Sonny James introduced R&B to white country music audiences

Country singer Sonny James (left) was nicknamed the Southern Gentleman for his style and affable manner.
Country singer Sonny James (above) was nicknamed the Southern Gentleman for his style and affable manner.PHOTO: YOUTUBE

NASHVILLE, TENNESSEE • Sonny James, a genial crooner of the 1960s and 1970s with 26 No. 1 country hits to his credit, died here on Monday. He was 87.

His death was announced on his website.

Nicknamed the Southern Gentleman for his affable manner and stylish mode of dress, he was best known for his 1956 hit, Young Love, a romantic ballad accompanied by acoustic guitar and doo-wop harmonies that topped the country and pop charts. It was the first of his No. 1 country singles.

Several of his subsequent records reached the country Top 10, but he did not have another No. 1 country single until 1964, when he released the romantic ballad, You're The Only World I Know. It was a turning point: Twenty-one of his next 25 singles also went to No. 1, including 16 in a row from 1967 to 1972, many of them similar professions of young love.

Virtually all were recorded in the smooth, sophisticated style of the reigning Nashville Sound, popularised by Jim Reeves and Patsy Cline.

But unlike other exponents of the Nashville Sound, who were drawn to material written expressly for the country market, James often recorded versions of recent pop and rhythm and blues hits, such as Roy Orbison's Only The Lonely from 1960 and blues singer Jimmy Reed's Bright Lights, Big City from 1961.

James' versions of both of those hits reached the top of the country chart during his late-1960s-toearly-1970s streak of consecutive No. 1's. So did his versions of soul singer Brook Benton's Endlessly and blues crooner Ivory Joe Hunter's Since I Met You, Baby.

James said he had been motivated to record R&B in part as a way to introduce songs that were popular among African-Americans to his mostly white, mainstream country music audiences - his hope being to promote amity between whites and blacks at a time of widespread racial turmoil in the United States.

James began recording versions of R&B hits around the time Nat King Cole died in 1965. Cole was one of America's few black singing stars and James had admired his crooning style. The two had become friends. Several photos on James' website show the two collaborating in the Capitol Records studios in Hollywood.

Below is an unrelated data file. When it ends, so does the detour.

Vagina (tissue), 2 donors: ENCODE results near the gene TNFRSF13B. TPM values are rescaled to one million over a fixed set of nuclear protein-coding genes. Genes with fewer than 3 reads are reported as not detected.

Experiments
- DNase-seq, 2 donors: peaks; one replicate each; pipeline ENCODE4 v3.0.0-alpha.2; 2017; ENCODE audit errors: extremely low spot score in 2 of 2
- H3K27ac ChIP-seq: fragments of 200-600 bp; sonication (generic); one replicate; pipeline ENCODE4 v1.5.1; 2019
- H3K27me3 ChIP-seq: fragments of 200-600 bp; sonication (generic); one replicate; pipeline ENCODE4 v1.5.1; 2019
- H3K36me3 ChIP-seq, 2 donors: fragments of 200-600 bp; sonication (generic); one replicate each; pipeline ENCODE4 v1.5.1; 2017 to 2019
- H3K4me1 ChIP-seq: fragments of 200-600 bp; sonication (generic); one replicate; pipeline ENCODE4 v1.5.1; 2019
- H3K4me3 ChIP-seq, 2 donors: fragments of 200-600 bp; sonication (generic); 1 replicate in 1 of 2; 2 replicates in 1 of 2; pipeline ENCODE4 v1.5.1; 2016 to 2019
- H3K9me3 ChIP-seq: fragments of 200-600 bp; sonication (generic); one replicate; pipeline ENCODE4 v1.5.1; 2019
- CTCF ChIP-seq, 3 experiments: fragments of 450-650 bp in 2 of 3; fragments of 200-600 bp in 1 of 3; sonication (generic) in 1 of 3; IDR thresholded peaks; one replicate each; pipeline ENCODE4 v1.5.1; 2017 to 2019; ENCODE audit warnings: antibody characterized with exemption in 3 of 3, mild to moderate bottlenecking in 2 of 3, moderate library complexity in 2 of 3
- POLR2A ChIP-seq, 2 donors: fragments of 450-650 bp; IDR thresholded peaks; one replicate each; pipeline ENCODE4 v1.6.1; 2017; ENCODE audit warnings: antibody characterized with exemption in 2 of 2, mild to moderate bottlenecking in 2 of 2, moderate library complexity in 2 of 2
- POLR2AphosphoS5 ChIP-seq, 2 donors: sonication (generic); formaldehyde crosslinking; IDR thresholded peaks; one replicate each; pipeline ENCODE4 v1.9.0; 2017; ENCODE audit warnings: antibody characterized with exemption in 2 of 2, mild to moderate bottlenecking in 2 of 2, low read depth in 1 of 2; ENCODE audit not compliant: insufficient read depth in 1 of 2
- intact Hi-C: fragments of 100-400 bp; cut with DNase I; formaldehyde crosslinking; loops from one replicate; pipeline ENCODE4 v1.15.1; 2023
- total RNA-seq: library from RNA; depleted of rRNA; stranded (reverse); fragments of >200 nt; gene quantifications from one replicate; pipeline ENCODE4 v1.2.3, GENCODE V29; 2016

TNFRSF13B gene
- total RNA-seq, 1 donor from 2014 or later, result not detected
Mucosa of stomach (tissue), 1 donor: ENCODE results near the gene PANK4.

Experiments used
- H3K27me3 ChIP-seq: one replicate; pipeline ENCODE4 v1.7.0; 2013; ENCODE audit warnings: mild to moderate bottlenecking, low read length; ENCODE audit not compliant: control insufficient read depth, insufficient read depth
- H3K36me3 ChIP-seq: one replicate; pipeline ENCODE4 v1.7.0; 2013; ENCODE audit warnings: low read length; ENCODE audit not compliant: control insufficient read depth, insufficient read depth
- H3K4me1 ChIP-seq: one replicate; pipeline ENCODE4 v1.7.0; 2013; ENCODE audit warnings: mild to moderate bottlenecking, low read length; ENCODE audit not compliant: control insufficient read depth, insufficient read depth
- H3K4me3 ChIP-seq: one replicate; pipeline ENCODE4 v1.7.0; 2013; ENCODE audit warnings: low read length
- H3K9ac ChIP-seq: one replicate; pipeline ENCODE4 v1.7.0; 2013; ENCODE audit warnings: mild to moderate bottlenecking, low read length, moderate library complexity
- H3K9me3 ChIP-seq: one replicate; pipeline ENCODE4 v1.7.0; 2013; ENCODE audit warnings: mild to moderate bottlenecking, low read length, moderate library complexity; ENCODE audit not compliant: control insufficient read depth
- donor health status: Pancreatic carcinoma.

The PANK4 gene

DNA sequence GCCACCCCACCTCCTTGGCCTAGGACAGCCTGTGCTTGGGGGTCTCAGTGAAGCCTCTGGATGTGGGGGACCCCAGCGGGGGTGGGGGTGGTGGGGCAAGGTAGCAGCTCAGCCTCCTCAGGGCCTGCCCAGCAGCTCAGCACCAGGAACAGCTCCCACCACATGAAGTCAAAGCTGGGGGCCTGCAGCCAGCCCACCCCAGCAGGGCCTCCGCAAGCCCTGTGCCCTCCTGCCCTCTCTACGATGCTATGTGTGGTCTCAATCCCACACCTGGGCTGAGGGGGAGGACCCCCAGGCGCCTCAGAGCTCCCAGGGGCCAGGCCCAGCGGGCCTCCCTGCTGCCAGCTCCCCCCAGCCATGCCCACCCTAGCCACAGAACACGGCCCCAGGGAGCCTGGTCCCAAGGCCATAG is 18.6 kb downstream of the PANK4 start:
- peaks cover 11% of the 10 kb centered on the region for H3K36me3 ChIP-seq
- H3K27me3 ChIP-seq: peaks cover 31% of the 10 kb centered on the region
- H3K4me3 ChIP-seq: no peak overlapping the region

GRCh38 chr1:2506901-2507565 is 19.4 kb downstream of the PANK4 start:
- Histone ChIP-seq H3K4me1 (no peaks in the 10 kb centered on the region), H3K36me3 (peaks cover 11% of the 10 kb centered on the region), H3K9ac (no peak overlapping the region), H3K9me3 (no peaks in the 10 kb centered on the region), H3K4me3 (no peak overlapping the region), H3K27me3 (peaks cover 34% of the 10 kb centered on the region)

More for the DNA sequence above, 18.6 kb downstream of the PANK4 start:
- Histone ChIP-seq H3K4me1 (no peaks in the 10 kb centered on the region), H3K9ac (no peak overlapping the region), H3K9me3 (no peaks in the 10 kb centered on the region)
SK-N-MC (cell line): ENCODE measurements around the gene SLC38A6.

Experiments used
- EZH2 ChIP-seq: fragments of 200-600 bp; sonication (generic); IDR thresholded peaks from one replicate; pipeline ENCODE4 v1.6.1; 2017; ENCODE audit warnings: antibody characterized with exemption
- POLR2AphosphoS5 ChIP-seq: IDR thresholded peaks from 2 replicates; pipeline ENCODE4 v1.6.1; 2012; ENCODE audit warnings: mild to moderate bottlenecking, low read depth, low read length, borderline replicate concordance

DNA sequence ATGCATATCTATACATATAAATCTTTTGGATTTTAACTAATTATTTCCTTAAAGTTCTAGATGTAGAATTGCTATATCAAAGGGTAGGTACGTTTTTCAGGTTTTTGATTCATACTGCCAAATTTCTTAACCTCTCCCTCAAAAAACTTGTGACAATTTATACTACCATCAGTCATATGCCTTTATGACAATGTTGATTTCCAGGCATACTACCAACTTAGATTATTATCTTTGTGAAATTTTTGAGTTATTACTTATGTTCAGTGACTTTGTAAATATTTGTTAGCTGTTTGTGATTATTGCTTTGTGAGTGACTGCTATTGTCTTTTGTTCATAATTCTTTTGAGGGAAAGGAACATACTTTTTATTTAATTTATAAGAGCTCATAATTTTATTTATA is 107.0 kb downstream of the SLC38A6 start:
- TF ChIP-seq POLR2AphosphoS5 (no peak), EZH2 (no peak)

James was born James Hugh Loden on May 1, 1928, in rural Hackleburg, Alabama, northwest of Birmingham. His parents, Archie and Della Burleson Loden, worked a 121ha farm where, supported by three tenant families, they raised cotton, corn and other crops.

His parents played music and sang, as did his older sister, Thelma, with whom young "Sonny" appeared on the radio as a child. By the time he was a teenager, he was an accomplished guitar and fiddle player who had won a number of local fiddle contests.

In 1952, after serving in the Army during the Korean War, he moved to Nashville, where he signed a contract with Capitol.

Ken Nelson, James' producer at Capitol, was the one who urged him to adopt the stage name Sonny James, arguing that it would be easy for people to remember. The two men collaborated on a handful of Top 20 hits before James broke through with Young Love.

He is survived by his wife, the former Doris Shrode.

Young Love spent the better part of six months on the country and pop charts. But as he told music historian Dave Samuelson in an interview excerpted on James' website, it might have had even greater success if Capitol Records had been better prepared to meet public demand for the record.

"It caught the people in merchandising off guard," he explained, adding: "They didn't want to overpress before any record was released. The song surprised everybody, it hit so fast."


A version of this article appeared in the print edition of The Straits Times on February 25, 2016, with the headline 'Sonny James introduced R&B to white country music audiences'. Print Edition | Subscribe